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Radhika Apte reveals real reason why she got married
Radhika Apte needs no introduction to Kollywood fans after her appearance as Superstar Rajinikanth’s wife in ‘Kabali’ directed by Pa Ranjith. The intense actress impressed with her performance of a meek girl to a mother of a grown-up and especially her reunion scene with Rajini took the audience on an emotional ride.
Radhika is happily married to her British boyfriend Benedict Taylor who is a singer and she shuttles between Mumbai and London to balance her personal and professional life.
Radhika Apte in her most recent interaction with Vikranth Massey on social media from London has admitted that she does not believe in the institution of marriage. When asked why she got married the talented performer replied that it is easier for married people to get a British visa and that’s why she and her man opted for it in 2012.
Radhika is currently chilling with Taylor in their London home during the lockdown and will soon start filming her next English film ‘Noor Inayat Khan’ in which she plays a spy based on a true story.
Jacqueline Fernandez shares picture of her being in ‘happy place’
Actor Jacqueline Fernandez is working on a secret project where she found herself in a ‘happy place’. Taking it to Instagram on Sunday, the 35-year-old actor shared a picture dressed up like a traffic police officer as she is seen laughing her heart out.
“How was everyone’s Sunday?? Fun project coming up soon! #myhappyplace,” wrote Fernandez along with a picture where she is also seen holding a coffee mug. The ‘Kick’ actor also shared a few Instagram stories of her getting ready for the upcoming project.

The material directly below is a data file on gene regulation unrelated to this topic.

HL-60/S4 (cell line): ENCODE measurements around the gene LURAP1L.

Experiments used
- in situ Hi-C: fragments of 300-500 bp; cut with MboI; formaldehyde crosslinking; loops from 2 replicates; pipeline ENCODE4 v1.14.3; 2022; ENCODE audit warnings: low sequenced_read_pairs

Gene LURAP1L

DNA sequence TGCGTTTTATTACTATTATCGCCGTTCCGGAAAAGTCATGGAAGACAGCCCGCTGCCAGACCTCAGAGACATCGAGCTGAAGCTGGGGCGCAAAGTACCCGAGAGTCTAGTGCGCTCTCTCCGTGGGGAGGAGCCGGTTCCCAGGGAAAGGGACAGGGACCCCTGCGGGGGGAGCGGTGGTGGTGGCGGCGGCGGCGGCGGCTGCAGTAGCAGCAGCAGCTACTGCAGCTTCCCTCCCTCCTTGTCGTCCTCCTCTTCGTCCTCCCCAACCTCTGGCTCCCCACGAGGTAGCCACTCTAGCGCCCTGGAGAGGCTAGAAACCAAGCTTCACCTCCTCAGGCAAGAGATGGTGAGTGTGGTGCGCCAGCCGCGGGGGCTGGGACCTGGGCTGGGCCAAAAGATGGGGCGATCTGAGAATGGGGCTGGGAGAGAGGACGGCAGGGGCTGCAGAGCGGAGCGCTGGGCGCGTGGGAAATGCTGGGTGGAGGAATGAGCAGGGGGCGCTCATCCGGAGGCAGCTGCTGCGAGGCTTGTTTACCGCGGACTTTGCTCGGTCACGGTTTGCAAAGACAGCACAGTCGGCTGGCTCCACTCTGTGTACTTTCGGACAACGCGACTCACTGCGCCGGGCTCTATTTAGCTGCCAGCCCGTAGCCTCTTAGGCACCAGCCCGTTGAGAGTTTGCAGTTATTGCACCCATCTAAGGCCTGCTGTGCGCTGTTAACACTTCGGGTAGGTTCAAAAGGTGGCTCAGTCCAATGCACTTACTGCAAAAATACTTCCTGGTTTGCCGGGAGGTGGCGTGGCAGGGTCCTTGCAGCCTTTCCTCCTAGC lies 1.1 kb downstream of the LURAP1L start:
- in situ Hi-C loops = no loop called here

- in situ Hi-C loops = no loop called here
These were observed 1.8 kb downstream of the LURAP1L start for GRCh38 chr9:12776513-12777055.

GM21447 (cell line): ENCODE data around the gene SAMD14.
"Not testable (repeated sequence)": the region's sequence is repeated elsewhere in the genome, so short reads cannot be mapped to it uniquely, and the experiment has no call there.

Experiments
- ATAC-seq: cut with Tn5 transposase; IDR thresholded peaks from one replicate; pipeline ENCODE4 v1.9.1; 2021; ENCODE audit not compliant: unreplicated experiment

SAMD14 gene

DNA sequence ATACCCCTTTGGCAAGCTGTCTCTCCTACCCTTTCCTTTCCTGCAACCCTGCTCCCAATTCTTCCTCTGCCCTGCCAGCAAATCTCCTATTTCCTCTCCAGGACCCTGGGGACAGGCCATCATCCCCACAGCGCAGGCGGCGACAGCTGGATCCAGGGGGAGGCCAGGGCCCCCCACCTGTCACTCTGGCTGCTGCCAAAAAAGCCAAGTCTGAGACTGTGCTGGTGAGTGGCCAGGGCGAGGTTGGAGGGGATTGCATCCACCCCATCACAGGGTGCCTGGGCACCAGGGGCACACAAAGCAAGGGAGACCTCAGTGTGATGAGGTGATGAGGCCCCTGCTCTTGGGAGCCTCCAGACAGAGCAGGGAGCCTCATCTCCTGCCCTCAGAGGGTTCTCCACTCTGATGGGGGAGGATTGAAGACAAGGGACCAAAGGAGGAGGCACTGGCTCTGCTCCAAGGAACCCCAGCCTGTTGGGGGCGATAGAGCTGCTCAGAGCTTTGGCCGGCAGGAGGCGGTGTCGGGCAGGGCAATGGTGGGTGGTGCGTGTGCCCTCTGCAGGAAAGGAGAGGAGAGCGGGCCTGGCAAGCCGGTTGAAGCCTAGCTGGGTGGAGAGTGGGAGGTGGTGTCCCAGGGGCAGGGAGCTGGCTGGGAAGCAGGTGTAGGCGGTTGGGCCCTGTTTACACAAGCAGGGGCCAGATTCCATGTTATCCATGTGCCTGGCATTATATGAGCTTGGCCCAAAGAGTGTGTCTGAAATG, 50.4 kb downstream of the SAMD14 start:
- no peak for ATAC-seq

Recently, the actor extended gratitude to her fans after the number of Instagram followers hit the 46 million mark.
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Why an ‘active’ approach to risk modelling is key to navigating markets today
Whether investors are aiming for a cautious approach or a riskier investment profile with the potential for higher returns, Architas’ Blended Fund range is designed to match a range of investor risk appetites. And like many asset managers, Architas predominantly uses two approaches to define asset allocation within the five risk bands used in the Blended Range – strategic and tactical.
Whilst risk model provider EValue’s quantitative approach to asset allocation takes into account the long-term performance of different asset classes and the likely future performance given current valuations, along with long-term measures of volatility and correlations with other asset classes. Yet as with most systems of its kinds, EValue focuses on the long term; it is unable to analyse short-term market movements and fluctuations. So whilst it would have seen that in Q1 2020 markets fell by a record percentage before rebounding, it will not be able to factor in the cost of the coronavirus and lockdown and its impact on markets. Similarly, it is not able to consider ongoing Brexit woes, geo-political trade wars or the outcome of the US election in 2020.